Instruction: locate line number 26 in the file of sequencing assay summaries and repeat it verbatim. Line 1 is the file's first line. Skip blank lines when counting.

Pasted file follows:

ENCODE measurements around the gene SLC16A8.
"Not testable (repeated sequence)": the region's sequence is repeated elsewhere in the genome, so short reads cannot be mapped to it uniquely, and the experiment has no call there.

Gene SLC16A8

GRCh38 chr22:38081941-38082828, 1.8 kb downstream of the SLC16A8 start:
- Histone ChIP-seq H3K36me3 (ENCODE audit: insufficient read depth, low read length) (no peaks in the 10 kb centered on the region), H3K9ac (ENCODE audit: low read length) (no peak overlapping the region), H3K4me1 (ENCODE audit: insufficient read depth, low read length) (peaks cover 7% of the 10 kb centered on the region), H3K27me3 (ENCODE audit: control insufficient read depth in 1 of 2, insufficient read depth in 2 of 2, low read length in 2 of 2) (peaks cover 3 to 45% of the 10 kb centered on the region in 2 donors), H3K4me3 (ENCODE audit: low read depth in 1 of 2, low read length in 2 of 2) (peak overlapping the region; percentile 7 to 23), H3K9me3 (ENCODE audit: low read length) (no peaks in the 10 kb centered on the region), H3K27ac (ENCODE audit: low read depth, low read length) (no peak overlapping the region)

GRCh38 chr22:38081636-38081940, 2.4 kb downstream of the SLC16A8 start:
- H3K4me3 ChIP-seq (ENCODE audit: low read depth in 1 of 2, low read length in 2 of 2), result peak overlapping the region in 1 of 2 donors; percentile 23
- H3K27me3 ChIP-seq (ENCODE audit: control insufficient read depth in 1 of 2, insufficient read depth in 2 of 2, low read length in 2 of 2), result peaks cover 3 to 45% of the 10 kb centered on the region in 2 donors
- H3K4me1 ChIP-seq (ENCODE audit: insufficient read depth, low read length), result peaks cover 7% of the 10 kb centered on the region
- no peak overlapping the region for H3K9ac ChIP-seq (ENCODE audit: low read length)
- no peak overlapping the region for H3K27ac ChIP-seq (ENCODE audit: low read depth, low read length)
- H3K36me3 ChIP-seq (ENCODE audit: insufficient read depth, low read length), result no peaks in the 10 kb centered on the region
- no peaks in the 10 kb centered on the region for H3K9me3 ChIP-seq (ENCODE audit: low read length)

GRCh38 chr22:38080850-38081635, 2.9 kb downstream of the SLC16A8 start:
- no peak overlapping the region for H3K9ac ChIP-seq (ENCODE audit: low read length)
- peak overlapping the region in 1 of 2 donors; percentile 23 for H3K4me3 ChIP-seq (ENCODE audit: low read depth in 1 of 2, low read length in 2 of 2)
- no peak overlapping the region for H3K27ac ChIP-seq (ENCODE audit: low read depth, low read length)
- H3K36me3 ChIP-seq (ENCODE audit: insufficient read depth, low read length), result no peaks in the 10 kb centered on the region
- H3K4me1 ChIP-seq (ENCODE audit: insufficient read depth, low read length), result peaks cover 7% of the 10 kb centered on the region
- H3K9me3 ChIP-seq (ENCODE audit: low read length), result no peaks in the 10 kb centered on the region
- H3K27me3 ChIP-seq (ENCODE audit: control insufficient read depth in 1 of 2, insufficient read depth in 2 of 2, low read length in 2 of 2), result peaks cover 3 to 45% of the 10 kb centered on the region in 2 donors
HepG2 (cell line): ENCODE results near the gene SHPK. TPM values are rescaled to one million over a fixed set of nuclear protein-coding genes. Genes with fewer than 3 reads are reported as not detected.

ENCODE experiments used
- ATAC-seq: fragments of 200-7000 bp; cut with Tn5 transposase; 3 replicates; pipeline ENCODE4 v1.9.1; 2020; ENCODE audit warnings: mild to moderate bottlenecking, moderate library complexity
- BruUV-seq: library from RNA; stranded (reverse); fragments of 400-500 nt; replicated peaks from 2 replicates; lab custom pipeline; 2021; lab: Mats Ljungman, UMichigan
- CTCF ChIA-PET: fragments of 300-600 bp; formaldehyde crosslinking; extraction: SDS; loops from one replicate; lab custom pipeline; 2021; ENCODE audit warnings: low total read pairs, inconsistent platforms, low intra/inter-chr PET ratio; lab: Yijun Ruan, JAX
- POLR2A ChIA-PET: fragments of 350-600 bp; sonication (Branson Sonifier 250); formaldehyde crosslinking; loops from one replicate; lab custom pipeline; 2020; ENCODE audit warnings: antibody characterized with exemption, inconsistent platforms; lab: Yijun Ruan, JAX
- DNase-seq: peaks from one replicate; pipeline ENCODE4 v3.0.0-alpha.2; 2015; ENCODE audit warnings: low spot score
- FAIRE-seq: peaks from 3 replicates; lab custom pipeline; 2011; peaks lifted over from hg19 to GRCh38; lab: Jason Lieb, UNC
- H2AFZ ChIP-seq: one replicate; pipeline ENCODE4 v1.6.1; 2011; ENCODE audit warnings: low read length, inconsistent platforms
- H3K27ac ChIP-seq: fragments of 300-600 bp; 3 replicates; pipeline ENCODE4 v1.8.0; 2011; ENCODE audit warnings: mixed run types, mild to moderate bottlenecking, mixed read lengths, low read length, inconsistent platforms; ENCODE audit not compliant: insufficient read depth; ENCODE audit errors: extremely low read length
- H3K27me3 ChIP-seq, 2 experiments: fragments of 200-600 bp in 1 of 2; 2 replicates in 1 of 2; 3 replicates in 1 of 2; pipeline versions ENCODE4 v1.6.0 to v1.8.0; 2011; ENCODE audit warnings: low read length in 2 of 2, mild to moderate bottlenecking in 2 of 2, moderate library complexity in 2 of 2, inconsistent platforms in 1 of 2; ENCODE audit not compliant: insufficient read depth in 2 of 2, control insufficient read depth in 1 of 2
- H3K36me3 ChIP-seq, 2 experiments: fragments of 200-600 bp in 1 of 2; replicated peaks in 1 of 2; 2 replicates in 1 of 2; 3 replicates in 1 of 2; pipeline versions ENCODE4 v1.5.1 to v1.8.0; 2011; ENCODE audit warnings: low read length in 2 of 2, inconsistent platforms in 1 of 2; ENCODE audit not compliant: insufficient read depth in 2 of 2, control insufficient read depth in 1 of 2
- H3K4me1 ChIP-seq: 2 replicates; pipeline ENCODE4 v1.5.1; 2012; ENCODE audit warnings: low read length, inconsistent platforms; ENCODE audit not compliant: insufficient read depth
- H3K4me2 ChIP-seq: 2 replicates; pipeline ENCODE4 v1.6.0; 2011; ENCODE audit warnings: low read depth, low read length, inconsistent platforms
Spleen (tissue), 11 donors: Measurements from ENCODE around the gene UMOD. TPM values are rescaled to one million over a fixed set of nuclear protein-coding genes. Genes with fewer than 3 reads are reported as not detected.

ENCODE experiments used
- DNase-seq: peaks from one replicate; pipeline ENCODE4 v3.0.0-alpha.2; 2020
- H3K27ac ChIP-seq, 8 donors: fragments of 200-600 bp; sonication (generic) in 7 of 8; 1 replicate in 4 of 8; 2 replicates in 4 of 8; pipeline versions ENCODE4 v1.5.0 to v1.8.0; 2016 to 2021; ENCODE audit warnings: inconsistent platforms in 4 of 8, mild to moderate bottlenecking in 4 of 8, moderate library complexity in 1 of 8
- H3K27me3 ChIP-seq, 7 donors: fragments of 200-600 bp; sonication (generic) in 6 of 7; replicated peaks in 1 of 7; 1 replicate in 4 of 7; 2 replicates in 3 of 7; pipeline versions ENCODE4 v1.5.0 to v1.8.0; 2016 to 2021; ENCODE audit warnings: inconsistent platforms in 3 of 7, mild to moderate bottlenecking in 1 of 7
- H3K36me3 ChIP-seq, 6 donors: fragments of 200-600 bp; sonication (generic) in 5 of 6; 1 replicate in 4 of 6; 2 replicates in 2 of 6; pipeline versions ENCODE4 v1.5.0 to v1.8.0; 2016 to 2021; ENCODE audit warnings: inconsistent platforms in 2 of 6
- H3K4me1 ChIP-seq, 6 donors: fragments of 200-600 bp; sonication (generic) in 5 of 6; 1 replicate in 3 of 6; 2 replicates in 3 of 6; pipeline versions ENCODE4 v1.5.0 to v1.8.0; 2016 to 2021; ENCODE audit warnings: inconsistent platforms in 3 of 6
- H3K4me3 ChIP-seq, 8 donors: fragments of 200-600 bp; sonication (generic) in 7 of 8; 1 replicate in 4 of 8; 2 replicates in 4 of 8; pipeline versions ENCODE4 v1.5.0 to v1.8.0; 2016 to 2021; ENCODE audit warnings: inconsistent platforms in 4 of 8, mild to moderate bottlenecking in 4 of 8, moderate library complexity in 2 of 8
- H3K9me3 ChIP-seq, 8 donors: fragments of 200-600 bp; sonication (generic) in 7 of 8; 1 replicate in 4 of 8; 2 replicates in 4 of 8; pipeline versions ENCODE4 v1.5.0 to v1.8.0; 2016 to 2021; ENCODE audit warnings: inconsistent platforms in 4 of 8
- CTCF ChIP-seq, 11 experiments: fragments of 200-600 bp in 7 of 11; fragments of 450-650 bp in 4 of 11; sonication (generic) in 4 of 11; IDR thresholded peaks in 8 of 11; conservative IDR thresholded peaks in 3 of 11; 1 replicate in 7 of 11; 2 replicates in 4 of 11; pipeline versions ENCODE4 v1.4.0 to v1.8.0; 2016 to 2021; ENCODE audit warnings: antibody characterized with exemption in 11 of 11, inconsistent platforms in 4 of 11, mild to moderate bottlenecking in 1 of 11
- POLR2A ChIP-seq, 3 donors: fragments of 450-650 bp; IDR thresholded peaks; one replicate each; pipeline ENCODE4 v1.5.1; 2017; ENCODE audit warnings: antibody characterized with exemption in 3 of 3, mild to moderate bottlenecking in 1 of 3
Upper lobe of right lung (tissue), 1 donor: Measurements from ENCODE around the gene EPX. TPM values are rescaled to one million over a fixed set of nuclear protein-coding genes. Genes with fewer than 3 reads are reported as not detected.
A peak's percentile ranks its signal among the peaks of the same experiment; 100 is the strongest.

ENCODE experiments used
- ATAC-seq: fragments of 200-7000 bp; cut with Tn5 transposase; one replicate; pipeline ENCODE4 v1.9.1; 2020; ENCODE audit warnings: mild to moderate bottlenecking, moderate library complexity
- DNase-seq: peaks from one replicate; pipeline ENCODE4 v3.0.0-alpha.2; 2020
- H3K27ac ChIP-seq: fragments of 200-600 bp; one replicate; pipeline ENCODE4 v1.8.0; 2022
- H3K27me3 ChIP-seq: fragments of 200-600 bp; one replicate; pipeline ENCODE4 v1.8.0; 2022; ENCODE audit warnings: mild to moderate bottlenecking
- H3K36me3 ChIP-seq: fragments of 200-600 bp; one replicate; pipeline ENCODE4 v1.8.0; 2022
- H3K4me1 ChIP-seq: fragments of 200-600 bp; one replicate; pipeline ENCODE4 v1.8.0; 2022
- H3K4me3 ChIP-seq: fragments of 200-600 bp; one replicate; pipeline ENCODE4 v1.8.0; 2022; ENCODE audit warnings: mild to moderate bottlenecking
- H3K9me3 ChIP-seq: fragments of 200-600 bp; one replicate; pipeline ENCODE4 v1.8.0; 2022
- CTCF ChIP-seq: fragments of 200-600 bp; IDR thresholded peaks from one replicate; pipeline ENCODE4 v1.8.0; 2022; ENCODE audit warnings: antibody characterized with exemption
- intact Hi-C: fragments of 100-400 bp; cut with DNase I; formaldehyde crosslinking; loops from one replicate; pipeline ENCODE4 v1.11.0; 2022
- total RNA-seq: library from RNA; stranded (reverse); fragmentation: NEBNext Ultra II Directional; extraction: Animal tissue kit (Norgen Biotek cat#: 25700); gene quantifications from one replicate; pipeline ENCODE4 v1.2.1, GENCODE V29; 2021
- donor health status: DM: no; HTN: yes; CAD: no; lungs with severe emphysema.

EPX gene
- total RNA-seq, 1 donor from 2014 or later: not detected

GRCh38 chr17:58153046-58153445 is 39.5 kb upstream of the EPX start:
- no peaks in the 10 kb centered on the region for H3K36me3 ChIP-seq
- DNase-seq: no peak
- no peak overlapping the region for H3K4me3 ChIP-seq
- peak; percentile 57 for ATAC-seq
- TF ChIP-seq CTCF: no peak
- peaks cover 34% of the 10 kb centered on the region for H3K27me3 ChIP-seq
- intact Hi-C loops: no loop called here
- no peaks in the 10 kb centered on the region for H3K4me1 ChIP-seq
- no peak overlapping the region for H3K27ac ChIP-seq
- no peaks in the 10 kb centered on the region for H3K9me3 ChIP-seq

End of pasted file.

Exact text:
- CTCF ChIA-PET: fragments of 300-600 bp; formaldehyde crosslinking; extraction: SDS; loops from one replicate; lab custom pipeline; 2021; ENCODE audit warnings: low total read pairs, inconsistent platforms, low intra/inter-chr PET ratio; lab: Yijun Ruan, JAX